Afro-Peruvian Leaders Meet with Commissioner Margarette May Macaulay of the IACHR’s Afro-descendant Rapporteurship

Washington, D.C., July 10, 2017 – On July 8 in Lima, Peru, the International Institute on Race, Equality and Human Rights, with support from our counterpart, the Centro de Desarrollo de la Mujer Negra Peruana (CEDEMUNEP), organized a private dialogue between Afro-Peruvian leaders and Commissioner Margarette May Macaulay, the Inter-American Commission on Human Rights’ (IACHR) Rapporteur on the Rights of Women and Rapporteur on the Rights of Persons of African Descent and Against Racial Discrimination. The Institute organized the meeting around the 163 Extraordinary Period of Sessions held by the IACHR in Lima July 3-7.

After a brief introduction to the Afro-descendant Rapporteurship and its principal functions by Elvia Duque, the Institute’s Program Officer, Commissioner Macaulay emphasized the importance of maintaining constant communication with the Rapporteurship and making use of the IACHR’s different tools to raise awareness about the reality faced by Afro-descendants and their demands.

Issues discussed during the dialogue included the upcoming census to be carried out in October 2017, the first to include the Afro-descendant variable since 1940; the role of the media in gender and children’s issues; and the situation of Afro-descendants in education and employment. Regarding the census, participants emphasized the lack of a public campaign and support from the government to promote the different self-identification categories, especially those used for the Afro-Peruvian population—work which has had to be carried out by Afro-Peruvian organizations without State support. Organizations present also expressed their apprehension regarding the roles to be assumed by survey takers during the census.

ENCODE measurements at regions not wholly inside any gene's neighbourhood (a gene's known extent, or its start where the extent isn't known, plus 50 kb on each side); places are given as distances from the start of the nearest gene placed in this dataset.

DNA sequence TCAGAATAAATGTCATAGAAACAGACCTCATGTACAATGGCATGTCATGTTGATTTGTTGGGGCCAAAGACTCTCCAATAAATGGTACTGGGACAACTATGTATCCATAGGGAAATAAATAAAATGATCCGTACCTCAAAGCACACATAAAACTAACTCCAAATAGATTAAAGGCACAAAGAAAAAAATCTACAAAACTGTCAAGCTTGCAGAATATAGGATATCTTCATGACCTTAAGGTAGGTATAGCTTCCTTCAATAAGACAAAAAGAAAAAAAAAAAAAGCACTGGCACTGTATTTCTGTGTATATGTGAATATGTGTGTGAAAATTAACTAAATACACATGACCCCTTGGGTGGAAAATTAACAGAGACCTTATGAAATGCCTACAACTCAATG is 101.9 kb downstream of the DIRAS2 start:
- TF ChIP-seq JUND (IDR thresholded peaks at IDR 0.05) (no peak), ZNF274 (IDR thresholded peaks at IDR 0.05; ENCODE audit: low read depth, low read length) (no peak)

Participants explained how the media continues to promote racial stereotypes that have particularly negative effects on Afro-Peruvian children and youth. In addition, they explained how a lack of access to education—especially higher education—is a multiplying factor in the inequality and poverty suffered by Afro-Peruvians. Patricia Quispe, Councilperson from Pueblo Nuevo, told of the large number of Afro-Peruvian children who lack basic identity documents, a problem that also affects their parents and which hinders their access to education and health care.

During the meeting, Azucena Algedones spoke of the racial discrimination case she brought to the judicial system after she was unjustly fired—one instance of the pervasive discrimination that still exists in the Peruvian labor market. Ms. Algedones said she would like to have the IACHR consider her case.

The Commissioner took attentive note of the testimony of those present, underscoring the importance of submitting detailed reports to the rapporteurships and continuing to advocate for the ratification of the Inter-American Convention against Racism, Racial Discrimination and Related Forms of Intolerance, which will be key to providing the tools necessary to combat racial discrimination and improve the lives of the Afro-Peruvian population.

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